Anyo, Tagalog for appearance, is a unique portrait of urban stories narrated with an inimitable visual language and icon. Blic’s icon- the hand- depicts life and the belief that every life is a story yearning to be told underpins Anyo’s message. By blurring the boundaries between real and imagined as well as perception and perceived, Anyo invites us to identify with a remarkable twenty-first century selfie. Blic’s second gallery exhibit is a significant milestone in a journey borne out of near paralysis and despair. He is a self-taught artist who, like Basquiat and perhaps all other artists, does not think of art when he is painting-but tries to think about life. And he likes to paint on streets. Blic’s inspiration appears varied and bewildering- growing up anxieties, the mundane struggles of life in a “megapolis”, an overgrown playground, a gummy-bear, furry animals or a strawberry smoothie? Regardless, the artworks depict near perfect geometry with attention to height, width and depth. The many forms do not ignore the proportions of skeletal structure- still or moving. As the eye in Anyo#7, with careful mix of color, the artist masterfully adheres to the rigors of light and shade. Anyo unapologetically violates conventions of specific genres. Blic has confidently placed on canvas his vivid imagination and style- demonstrating his maturity as an artist. He has charted his own course and shown that- in Picasso’s words- “If you imagine it, it is real”. To some, at first glimpse, Anyo may appear an eyesore- unworthy of a second glance. Yet Anyo asks the viewer to look again. The artworks challenge the limits of perception as it pushes us to see ourselves and others in the everyday- at a particular place or time. Anyo encourages us to shift our gaze away from the billboards and the handhelds. The blank areas on the canvas are for the viewer to fill in.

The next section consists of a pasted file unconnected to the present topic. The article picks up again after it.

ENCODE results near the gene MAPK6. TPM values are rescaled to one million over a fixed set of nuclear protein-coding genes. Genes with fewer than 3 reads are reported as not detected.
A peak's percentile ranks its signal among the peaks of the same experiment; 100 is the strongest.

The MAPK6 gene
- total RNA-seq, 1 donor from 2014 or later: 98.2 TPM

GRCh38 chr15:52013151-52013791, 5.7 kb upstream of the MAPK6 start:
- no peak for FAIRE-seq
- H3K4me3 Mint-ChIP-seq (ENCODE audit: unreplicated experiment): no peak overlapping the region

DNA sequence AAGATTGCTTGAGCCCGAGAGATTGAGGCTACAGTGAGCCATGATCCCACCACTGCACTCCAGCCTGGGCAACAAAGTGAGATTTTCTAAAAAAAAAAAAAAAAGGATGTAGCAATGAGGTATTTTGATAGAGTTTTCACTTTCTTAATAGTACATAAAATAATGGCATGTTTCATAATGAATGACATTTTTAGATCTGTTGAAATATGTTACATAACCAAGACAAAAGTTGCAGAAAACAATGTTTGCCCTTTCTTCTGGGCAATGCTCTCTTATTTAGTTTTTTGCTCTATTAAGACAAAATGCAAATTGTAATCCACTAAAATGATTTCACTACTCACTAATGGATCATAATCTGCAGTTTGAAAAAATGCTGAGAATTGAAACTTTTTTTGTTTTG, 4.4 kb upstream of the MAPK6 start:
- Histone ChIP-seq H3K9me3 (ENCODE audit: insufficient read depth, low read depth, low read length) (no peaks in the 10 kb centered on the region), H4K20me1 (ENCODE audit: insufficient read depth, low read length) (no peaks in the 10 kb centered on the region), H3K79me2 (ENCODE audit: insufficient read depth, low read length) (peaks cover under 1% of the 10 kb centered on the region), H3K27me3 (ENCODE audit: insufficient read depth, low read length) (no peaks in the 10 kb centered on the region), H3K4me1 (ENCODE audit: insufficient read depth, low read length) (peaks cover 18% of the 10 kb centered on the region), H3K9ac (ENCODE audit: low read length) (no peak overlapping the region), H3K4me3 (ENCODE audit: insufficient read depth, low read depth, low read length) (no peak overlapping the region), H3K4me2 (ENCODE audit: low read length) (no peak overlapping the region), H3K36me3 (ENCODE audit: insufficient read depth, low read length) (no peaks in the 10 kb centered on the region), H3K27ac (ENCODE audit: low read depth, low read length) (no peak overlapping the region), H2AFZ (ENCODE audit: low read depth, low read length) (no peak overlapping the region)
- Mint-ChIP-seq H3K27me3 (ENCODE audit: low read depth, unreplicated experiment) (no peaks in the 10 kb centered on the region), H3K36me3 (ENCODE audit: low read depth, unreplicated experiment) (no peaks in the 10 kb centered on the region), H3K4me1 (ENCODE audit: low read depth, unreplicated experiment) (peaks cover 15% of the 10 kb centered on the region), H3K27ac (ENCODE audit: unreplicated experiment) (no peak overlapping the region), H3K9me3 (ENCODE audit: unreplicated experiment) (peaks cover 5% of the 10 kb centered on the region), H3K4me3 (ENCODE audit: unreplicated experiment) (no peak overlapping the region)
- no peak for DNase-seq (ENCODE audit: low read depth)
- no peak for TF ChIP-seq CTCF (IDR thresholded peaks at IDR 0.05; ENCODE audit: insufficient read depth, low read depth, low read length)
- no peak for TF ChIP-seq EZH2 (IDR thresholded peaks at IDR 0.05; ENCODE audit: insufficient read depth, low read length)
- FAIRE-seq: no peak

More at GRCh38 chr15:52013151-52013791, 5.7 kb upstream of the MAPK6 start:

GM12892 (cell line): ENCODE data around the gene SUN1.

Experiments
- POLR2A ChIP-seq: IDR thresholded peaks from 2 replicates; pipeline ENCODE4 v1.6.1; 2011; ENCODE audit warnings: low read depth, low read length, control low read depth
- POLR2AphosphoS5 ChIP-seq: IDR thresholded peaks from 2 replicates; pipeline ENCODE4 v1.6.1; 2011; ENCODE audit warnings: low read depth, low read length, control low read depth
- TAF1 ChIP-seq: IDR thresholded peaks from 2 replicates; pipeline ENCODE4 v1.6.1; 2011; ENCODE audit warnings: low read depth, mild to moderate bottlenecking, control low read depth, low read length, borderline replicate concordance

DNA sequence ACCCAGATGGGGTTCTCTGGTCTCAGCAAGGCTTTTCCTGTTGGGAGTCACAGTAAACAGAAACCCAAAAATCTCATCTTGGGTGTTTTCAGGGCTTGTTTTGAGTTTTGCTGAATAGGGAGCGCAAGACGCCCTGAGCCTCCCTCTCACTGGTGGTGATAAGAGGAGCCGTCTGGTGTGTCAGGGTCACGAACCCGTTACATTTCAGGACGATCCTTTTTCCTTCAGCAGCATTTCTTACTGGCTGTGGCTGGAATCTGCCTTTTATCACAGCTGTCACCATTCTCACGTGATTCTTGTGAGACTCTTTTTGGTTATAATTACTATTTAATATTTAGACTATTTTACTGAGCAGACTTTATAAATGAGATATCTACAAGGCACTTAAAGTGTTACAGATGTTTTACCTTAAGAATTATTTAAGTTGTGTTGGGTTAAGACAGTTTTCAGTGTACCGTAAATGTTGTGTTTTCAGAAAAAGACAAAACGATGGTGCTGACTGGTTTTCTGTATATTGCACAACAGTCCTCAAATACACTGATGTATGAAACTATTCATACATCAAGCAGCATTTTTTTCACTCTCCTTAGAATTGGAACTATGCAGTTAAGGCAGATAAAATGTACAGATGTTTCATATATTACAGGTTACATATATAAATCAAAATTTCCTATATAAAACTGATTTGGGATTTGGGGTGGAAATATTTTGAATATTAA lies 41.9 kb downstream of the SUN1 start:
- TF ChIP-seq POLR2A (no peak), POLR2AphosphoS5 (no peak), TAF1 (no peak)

Anyo disrupts our self-perception and judgment. Perhaps Anyo#1 says “Shit Happens”. However, by asking the viewer to interpret, Blic says “Shit” does not matter- you do. Anyo uncompromisingly peels away the layers of character and masks- is Anyo#2 a Filipina beauty or lustful lover? And paradoxically, whilst jarring our conscience, Anyo provides an escape from life’s stark realities. Anyo helps understand better the process of creativity as a biological tendency and as a release from inner demons. In doing so, the artworks are not out of place anywhere. Anyo#4 – typhoon or Pasig bathers?- may belong in a child’s bedroom, in a gallery and on the streets. Like graffiti, the artworks do not beg for legitimacy and inclusion- the viewer may find Anyo#6 beneath the sign ‘BAWAL UMIHI DITO’, buffered subsequently by Barangay officials and the ‘vandals’ reprimanded. With Anyo, Blic presents a splashing, clanging, banging, groaning, screeching, thump-thumping, thud-thudding and sometimes silent visual ode to Manila’s inhabitants. Reminding us that they- not the neon, glass, concrete, metal and spaces- are its soul.
Before you walk on by, stop for another look.